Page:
# Rails Development Log

After studying Ruby with Head First Ruby, I found Hartl’s The Ruby on Rails Tutorial online for self-learning. Although I can’t say I’ve become a genius, at least I have some basic understanding of using Rails. Since my beloved World of Dungeons (WoD) has been neglected for a long time, I decided to use Rails to rebuild it. Hartl’s book is relatively basic and does not cover many practical issues, which has caused me a lot of confusion in my development process. Fortunately, Stackoverflow is incredibly helpful. I found many examples effortlessly without spending too much effort.

# Corporate Email

Using my own email for Devise email verification is truly foolish (mistake), so I decided to set up a corporate email. Initially, I used NetEase’s free corporate email service, only to find that I couldn’t even log in with a security code. I then closed the account and switched to Tencent. Tencent’s corporate email has a more modern management panel, and logging in with WeChat is more convenient. However, if one person needs multiple corporate emails, it might be a bit cumbersome.

First, I configured the sending address in app/mailers/application_mailer.rb.

class ApplicationMailer < ActionMailer::Base
  default from: <email address>
  layout 'mailer'

Then, I decided to set up a new mailer app/mailers/ezantoh_mailer.rb according to Devise’s documentation.

# frozen_string_literal: true

class EzantohMailer < Devise::Mailer
  helper :application # gives access to all helpers defined within `application_helper`.
  include Devise::Controllers::UrlHelpers # Optional. eg. `confirmation_url`
  default template_path: 'devise/mailer' # to make sure that your mailer uses the devise views
  # If there is an object in your application that returns a contact email, you can use it as follows
  # Note that Devise passes a Devise::Mailer object to your proc, hence the parameter throwaway (*).
  # default from: ->(*) { Class.instance.email_address }

Next, I needed to call my mailer in Devise’s Initializer.

  # ==> Mailer Configuration
  # Configure the e-mail address which will be shown in Devise::Mailer,
  # note that it will be overwritten if you use your own mailer class
  # with default "from" parameter.
  config.mailer_sender = 'admin@wannaexpresso.com'

  # Configure the class responsible to send e-mails.
  config.mailer = 'EzantohMailer'

  # Configure the parent class responsible to send e-mails.
  # config.parent_mailer = 'ActionMailer::Base'

Finally, in config/environments/production.rb, I configured detailed email settings. I needed to obtain a security code from the corporate email settings page.

  # SMTP settings
  config.action_mailer.delivery_method = :smtp
  host = <host>
  config.action_mailer.default_url_options = { host: host }
  ActionMailer::Base.smtp_settings = {
    address: 'smtp.exmail.qq.com',
    port: '587',
    authentication: :login,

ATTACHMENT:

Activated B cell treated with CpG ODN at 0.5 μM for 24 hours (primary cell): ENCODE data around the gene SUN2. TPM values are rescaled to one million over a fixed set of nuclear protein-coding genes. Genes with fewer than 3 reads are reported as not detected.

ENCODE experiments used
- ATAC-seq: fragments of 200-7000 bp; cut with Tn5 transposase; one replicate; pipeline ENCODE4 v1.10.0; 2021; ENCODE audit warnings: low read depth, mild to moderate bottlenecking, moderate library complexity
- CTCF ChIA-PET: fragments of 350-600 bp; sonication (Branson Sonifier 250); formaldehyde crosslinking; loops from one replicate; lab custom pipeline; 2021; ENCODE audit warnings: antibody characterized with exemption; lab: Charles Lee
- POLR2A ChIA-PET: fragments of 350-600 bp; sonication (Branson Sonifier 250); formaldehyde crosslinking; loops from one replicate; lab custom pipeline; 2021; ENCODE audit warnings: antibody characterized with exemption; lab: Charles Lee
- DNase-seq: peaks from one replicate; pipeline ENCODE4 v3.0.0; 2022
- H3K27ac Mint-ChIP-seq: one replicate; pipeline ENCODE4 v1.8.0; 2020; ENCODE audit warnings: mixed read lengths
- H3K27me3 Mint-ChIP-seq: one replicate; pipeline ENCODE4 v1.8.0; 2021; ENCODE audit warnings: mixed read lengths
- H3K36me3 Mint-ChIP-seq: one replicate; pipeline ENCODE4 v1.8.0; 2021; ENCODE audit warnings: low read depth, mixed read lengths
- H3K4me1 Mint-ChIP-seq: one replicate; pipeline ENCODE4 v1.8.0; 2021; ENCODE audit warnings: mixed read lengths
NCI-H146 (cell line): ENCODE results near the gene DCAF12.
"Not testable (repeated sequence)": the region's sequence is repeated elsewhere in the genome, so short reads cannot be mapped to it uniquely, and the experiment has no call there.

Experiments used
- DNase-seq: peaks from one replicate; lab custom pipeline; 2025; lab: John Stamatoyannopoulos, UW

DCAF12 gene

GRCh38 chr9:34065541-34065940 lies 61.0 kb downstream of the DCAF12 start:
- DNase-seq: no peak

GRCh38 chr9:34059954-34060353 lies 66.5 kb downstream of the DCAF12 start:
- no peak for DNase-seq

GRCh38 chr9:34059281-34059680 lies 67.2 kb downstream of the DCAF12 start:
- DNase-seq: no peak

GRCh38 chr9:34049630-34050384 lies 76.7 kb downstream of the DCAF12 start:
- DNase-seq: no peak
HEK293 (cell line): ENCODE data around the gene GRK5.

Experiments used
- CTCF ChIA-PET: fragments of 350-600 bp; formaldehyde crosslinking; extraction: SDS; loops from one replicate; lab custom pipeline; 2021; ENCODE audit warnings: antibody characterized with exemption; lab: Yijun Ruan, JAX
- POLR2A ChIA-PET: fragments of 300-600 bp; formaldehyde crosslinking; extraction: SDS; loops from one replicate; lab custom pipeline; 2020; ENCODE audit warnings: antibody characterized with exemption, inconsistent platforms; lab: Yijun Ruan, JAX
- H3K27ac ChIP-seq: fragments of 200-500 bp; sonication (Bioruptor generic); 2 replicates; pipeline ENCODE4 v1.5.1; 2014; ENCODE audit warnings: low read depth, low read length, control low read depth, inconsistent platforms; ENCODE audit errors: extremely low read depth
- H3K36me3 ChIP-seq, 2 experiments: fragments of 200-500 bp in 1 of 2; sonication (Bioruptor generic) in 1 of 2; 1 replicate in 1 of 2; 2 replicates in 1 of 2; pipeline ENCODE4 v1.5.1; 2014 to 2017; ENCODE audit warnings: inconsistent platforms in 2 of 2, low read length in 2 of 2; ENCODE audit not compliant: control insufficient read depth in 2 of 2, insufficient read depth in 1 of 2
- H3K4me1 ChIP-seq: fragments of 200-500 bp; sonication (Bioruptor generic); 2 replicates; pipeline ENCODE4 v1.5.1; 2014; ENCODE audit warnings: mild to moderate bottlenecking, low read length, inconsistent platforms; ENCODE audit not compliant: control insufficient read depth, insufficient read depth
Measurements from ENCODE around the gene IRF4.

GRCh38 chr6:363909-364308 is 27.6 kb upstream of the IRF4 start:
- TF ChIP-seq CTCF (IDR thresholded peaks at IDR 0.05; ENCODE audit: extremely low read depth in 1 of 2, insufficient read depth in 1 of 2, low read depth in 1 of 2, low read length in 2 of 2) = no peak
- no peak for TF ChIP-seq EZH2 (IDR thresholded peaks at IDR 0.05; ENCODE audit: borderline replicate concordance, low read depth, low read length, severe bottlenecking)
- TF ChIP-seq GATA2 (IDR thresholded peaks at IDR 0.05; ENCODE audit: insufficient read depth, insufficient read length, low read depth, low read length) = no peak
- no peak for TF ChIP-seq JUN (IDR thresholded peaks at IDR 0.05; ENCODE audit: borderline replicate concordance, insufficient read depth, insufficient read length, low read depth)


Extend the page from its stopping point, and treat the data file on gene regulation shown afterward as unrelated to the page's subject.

user_name: <email address>,
    password: <email secret>,
    domain: 'exmail.qq.com',
    enable_starttls_auto: true

Initially, my settings couldn’t send emails no matter what I tried. I eventually discovered that the issue was with the domain setting, which needed to be set to exmail.qq.com. Additionally, I tried multiple port settings like 25, 465, and 587, and they all seemed to work, but using port 465 required adding tls: true.

# Could not find generator

I wanted to add password strength validation to the app and found the Devise Security plugin online. After modifying the Gemfile and running bundle install, I encountered a could not find generator error when trying to install the plugin using rails generate.

After browsing Stackoverflow, I found a solution. The reason was that the Spring server didn’t recognize the newly installed gem, so I needed to restart Spring.

bin/spring stop

Spring will automatically restart the next time you use the rails command. After this, I was able to successfully install Devise Security using the generate command.

# Error Messages Not Showing on Form Submission

Initially, I created hero classes in the game, where each class had some modifications. Since modifications could also be possessed by races and equipment, I used Polymorphic Associations here, making the race modification form a Nested Dynamic Form.

I initially used the Cocoon gem but found that error messages on form submission were not displaying. I thought it was a bug in Cocoon, so I refactored using Stimulus based on the Gorails tutorial and Stimulus JS Documentation, but the issue persisted.

Related issues found on Stackoverflow were due to the form model being reset when a form submission was unsuccessful and resulted in a redirect. Since I was using render 'new', I couldn’t find an answer.

Later, after carefully examining the Server Log, I noticed that for other pages, the log was render xxx as HTML, but after submitting the form page, it was render xxx as JS. I speculated that because the page refreshes through Ajax, and the flash is displayed on the next HTML redirect/render, this caused the error messages not to display correctly.

I found the solution in the Rails Guide, which explained that by default, forms are remote: true, meaning data submission is managed by XHR (Ajax). To disable this, I needed to set local: true in form_with.

form_with(url: search_path, method: "patch", local: true)

If you insist on using Ajax, the Guides suggest referring to Working with JavaScript in Rails.

# Conclusion

Developing a Web App is indeed challenging, requiring patience, creativity, and, most importantly, a humble attitude of continuous learning and exploration. Only by standing on the shoulders of giants can we see further.